Hockey stick falsification – so easy a caveman kid can do it

With apologies to the Geico caveman, paleoclimatology isn’t just for grant enabled scientists anymore.

Priceless Climategate email 682: Tom Wigley tells Michael Mann that his son did a tree ring science fair project (using trees behind NCAR) that invalidated the centerpiece of Mann’s work:

‘A few years back, my son Eirik did a tree ring science fair project using trees behind NCAR. He found that widths correlated with both temp and precip. However, temp and precip also correlate. There is much other evidence that it is precip that is the driver, and that the temp/width correlation arises via the temp/precip correlation’

From email 682.txt

h/t to Tom Nelson

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DocMartyn
December 1, 2011 8:29 am

Psalm 8:2

dp
December 1, 2011 8:37 am

It is truly a tree-ring circus, then.

hswiseman
December 1, 2011 8:39 am

Anthony…your language is hurtful…you wont be seeing me at the pancake social!

Sam the First
December 1, 2011 8:45 am

Very amusing! Shame they have no sense or irony
It would be nice if they could write English – “do not be tempted to guild the
lily ” indeed!

John-X
December 1, 2011 8:45 am

There must be an email with Mann demanding ‘direct action.’ Was Eirik expelled?

December 1, 2011 8:47 am

Boy genius: Trees need water to grow.

John-X
December 1, 2011 8:47 am

We need to get science fair judges we know and trust.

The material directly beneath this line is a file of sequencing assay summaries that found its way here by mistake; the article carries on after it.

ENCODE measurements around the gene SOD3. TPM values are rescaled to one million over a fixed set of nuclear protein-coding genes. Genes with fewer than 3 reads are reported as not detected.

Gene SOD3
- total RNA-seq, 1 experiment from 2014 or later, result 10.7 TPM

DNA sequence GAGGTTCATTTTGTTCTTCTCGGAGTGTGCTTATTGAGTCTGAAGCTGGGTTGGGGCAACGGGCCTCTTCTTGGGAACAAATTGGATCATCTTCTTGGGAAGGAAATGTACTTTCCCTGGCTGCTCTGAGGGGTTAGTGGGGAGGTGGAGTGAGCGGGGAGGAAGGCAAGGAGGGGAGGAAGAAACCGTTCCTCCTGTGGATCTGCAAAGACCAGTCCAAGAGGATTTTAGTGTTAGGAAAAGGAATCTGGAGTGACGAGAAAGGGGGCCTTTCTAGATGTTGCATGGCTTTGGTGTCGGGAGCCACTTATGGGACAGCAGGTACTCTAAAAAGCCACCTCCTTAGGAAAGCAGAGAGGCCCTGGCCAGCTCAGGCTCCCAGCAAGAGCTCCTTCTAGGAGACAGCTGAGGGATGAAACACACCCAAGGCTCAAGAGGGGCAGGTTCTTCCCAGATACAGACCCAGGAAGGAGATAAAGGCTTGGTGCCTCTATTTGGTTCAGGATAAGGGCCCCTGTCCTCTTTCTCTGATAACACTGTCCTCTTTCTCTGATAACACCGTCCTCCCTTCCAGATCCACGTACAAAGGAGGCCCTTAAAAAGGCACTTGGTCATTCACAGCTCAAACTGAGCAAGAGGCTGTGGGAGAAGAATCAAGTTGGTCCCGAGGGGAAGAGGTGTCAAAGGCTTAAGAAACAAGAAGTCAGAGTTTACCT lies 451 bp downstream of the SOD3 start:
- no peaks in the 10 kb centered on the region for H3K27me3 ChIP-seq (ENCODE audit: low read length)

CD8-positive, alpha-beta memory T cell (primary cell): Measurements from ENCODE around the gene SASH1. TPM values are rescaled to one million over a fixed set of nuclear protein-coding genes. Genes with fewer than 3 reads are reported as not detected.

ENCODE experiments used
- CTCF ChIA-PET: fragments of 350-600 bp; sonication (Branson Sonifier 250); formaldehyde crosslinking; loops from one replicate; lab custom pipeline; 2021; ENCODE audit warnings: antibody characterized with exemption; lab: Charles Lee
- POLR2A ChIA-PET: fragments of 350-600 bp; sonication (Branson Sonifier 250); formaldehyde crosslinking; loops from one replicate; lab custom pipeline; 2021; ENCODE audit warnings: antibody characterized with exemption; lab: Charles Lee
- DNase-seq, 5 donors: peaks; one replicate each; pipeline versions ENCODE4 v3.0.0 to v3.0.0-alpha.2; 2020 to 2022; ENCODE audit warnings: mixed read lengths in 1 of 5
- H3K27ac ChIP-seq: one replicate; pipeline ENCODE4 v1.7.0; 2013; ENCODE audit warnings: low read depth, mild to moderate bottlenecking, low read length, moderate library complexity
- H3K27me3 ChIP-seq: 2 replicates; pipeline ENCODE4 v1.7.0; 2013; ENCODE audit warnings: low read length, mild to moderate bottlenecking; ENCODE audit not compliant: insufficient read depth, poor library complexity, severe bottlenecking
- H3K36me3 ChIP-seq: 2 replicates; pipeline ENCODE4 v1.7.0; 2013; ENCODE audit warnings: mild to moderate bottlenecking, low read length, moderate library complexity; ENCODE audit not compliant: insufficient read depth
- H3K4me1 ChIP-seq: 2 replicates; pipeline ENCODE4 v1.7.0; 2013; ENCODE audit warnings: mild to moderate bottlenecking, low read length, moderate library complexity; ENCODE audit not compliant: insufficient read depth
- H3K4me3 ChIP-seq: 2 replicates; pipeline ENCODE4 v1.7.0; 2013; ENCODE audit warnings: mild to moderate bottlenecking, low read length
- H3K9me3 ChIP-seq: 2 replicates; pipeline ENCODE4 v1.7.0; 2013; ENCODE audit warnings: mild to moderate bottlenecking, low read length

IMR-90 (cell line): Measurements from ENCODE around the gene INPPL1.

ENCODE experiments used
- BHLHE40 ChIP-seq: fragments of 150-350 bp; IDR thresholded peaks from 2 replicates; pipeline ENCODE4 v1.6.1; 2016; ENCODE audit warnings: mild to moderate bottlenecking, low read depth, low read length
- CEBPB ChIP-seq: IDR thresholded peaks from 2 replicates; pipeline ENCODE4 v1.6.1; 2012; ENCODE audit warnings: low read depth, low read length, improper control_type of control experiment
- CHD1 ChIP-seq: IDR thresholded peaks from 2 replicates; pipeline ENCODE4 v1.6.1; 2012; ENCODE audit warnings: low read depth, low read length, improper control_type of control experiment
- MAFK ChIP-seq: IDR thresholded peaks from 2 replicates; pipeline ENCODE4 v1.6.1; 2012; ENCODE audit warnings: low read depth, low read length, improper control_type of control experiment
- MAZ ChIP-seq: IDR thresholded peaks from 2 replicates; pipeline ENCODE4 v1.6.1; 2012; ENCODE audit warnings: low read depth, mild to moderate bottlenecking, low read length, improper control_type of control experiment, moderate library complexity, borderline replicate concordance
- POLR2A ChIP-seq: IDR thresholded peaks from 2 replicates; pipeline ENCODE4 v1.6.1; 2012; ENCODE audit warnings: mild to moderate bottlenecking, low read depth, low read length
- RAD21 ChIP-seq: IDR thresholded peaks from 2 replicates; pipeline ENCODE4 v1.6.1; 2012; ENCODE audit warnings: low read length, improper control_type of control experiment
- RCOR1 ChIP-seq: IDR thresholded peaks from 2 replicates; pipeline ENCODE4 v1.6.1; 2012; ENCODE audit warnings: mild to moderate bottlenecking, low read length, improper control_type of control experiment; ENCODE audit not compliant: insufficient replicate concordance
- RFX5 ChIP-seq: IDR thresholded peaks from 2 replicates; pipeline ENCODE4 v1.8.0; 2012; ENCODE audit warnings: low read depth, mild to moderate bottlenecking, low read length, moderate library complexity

Skiphil
December 1, 2011 8:48 am

maybe the Piltdown Mann is beyond parody, beyond ridicule………

Ray
December 1, 2011 8:53 am

Oh, the humanity, Tom Wigley has a denier son. I am sure MM must have responded that Tom’s son has not published his results in a buddy-peer review journal, so they must not be true.

Editor
December 1, 2011 8:54 am

Thanks to Tom for digging this tidbit up. He has a slew of interesting finds. Just keep scrolling.

pat
December 1, 2011 8:54 am

LOL. I just happened to read this email before drifting over to WUWT. But it confirms what botanists have been saying for years, to the deaf ears of Warmists.

mpaul
December 1, 2011 8:54 am

Mike should talk to some investigative journalists to see if they can dig up some dirt on these kids.

Ralph
December 1, 2011 8:58 am

.
Is this the standard kind of IPCC ‘peer’ review? Does that mean Mann is just a big kid on an ego-trip?
.

December 1, 2011 9:01 am

It is getting bad when school science projects refute your magnum opus.

Hugh Pepper
December 1, 2011 9:02 am

Are you serious? Dr MAnns work does not rely on tree ring data, which at most would allow a backcast of a few hundred years and would not in any way allow a measurement,
REPLY: Oh please, are you a paid shill for Mann or something, because you don’t seem able to assimilate new information? – Anthony

December 1, 2011 9:04 am

So easy a kid can do it?
A kid did do it.

RichieP
December 1, 2011 9:06 am

“John-X says:
December 1, 2011 at 8:47 am
We need to get science fair judges we know and trust”
Damn right! What’s the best way to get the headteacher dismissed for permitting this crap?

JeffC
December 1, 2011 9:08 am

I think Eirik (hell of a name you gave your son) may be in some trouble since it appears he published his data and formulas in direct contradiction to standing climate science standards …

David Y
December 1, 2011 9:08 am

This is OT–but Anthony, have you noticed that the nightly lows here in the Sac’to valley (I’m in Sacramento proper) have been running 6-8 degrees below normal for Nov/Dec (and no forecast change in that trend)? Short term ‘weather’, I realize, but that darn set of graphs from Rutan showing cooling have been sticking in my head….Happy Holidays to you and your Team!

David Larsen
December 1, 2011 9:13 am